“In the market, the price of goods is the outcome of rivaling forces, and the law of value cannot become fully functional without a completely free market.” (Ernesto “Che” Guevara, Critical Notes on Political Economy, 2012)
Vicente Morin Aguado
HAVANA TIMES — In my previous post, I depicted the monster that our agricultural and livestock market is today. It is naïve to think that such an abomination could function in accordance with the universal laws of supply and demand. We are dealing with a deliberate distortion of this economic category, which came into being with our first civilizations and was considered the devil himself in our efforts to forge the saintly “New Man”, the pillar of communist construction proclaimed by Che Guevara.
Below is an opinion expressed during a seminar sponsored by the Center for the Study of the Cuban Economy (CEEC), held on October 14 in Havana, a gathering reported on by Reuters but passed over in silence by the local press:
“In one way or another, our State-command culture (production and trade organized by and for the State) will have to begin moving towards a more open conception by and for society.” (Cuban economist Jorge Mario Sanchez).
The control over monetary and trade relations also constitutes one of the most efficient tools used by authoritarian socialism to survive its continuous failure to meet production plans. In the book quoted above, the guerrilla leader, paradigm of the authentic communist, added: “we believe, but are not entirely certain, that the basic law of socialism is the law of planning.”
Before enumerating the reasons that prevent a drop in prices in Cuba’s food market, it would be advisable to recall the six components of this complex system, outlined in part 1 of our analysis:
Rationed State Market (MRE), Parallel State Market (MPE), Hard-Currency Stores Market (TRD), State Agricultural and Livestock Market (MAE), Offer and Demand Market (MOD), ad Black Market (MNI).
These are the arguments:
- The dismemberment of the six components, manipulated by the authoritarian State. There is no commercial freedom. The renowned university professor and economist Juan Triana made the following remarks on this issue during the CEEC seminar:
“The cost of failing to recognize the importance of competition to development is a growth rate beneath our potential, the improper allocation of resources, and productivity and efficiency rates below the country’s possibilities.”
- To produce food means to unleash the productive forces of the countryside. Cooperatives and individual farmers must be freed from government intervention and State companies must be granted true autonomy.
- To get this engine (essential to all economies in critical condition) running, the abovementioned economic actors require direct financing, particularly in hard currency, in addition to subsidies.
- The market must be conceived as a whole. The tacit interconnectedness of its current six components is in fact evident: a product sold on the black market cannot be sold at a price higher than that at a TRD. When establishing prices at the MAE, the State takes those in the MOD into consideration. Finally, all markets look to the TRD because it is the best stocked, not only in terms of food products, but all other vital articles as well.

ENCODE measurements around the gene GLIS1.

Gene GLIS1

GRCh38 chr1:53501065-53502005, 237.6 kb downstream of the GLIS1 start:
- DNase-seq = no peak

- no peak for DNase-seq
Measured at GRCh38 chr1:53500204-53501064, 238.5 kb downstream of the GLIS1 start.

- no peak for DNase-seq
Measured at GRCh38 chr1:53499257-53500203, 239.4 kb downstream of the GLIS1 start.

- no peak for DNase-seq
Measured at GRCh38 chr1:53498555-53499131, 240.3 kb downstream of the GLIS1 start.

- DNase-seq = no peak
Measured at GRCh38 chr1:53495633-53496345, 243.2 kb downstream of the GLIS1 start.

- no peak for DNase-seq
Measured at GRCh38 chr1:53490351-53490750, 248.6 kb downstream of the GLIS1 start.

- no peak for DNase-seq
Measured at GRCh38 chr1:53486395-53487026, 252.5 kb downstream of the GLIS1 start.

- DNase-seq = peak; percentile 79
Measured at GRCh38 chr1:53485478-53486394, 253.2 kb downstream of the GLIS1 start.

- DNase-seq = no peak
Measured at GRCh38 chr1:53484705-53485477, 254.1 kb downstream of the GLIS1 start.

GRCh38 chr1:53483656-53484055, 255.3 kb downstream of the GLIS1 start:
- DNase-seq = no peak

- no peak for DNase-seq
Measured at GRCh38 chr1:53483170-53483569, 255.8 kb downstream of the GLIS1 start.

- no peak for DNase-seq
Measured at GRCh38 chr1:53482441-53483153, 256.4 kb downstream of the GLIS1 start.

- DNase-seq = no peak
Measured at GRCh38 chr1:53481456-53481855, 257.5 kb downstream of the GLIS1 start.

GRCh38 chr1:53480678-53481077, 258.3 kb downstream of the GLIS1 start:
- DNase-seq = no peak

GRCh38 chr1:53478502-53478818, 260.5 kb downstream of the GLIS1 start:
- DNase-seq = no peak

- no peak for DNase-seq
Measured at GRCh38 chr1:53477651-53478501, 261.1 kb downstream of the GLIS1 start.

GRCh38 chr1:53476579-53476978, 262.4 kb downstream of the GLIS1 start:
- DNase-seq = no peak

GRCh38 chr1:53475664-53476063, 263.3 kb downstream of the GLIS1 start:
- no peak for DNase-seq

As two currencies are in circulation, the values calculated using the stronger currency determine the whole. I should add that the problem would persist even after the elimination of the two-currency system, as only a piece of paper, not the economic equation, would disappear.
- General growth figures are so low that experts are speaking of “mere reproduction.” Though low, these data are questionable because of the two-currency system and parameters than have been imposed whimsically.
- The slight increase in agricultural and livestock production is being absorbed by the wage reform, as are the increasingly large remittances coming from abroad.
- The State is playing the survival game, skillfully manipulating its monopoly in the domestic market. Foreign trade, particularly through the TRD, takes in the better part of the remittances without an increase in demand.
- Self-employment directly affects market offer because there are no wholesalers designed to supply the new businesses, many of which are restaurants, with products. Such a “strain” will grow, considering current plans aimed at extending cooperatives, as well as the renting of locales to the private sector. The emerging economy is improving services but also increasing prices.
- Cuba is far from achieving self-sufficiency in the food industry. As it depends on foreign trade, international prices are necessarily reflected in the domestic market. Yet another monopoly, critically addressed at the abovementioned seminar, complicates the situation: “The so-called State monopoly over foreign trade [imports/exports] is probably a large obstacle in the way of diversifying the economy and broadening exports,” said Miguel Alejandro Figueras, winner of Cuba’s 2007 National Economics Award.
To put it clear in Cuban parlance, “the table has been served.” The food industry continues to be hijacked by politics, under the control of a bureaucracy that is an expert in distributing scarcity, avoiding conflicts here and there without allowing for the free unfolding of the market.
We are told these are the advantages of socialism, but I believe such centralization is useful only in case of a natural catastrophe, a war or similar event. Authority has been misused excessively and become a kind of daily practice, ruining the efforts put into any economic undertaking.
The essence of socialism is to distribute wealth in an equitable fashion. To achieve this, we must first give the subjects of this equation, the producers capable of creating this wealth, the freedom to do so.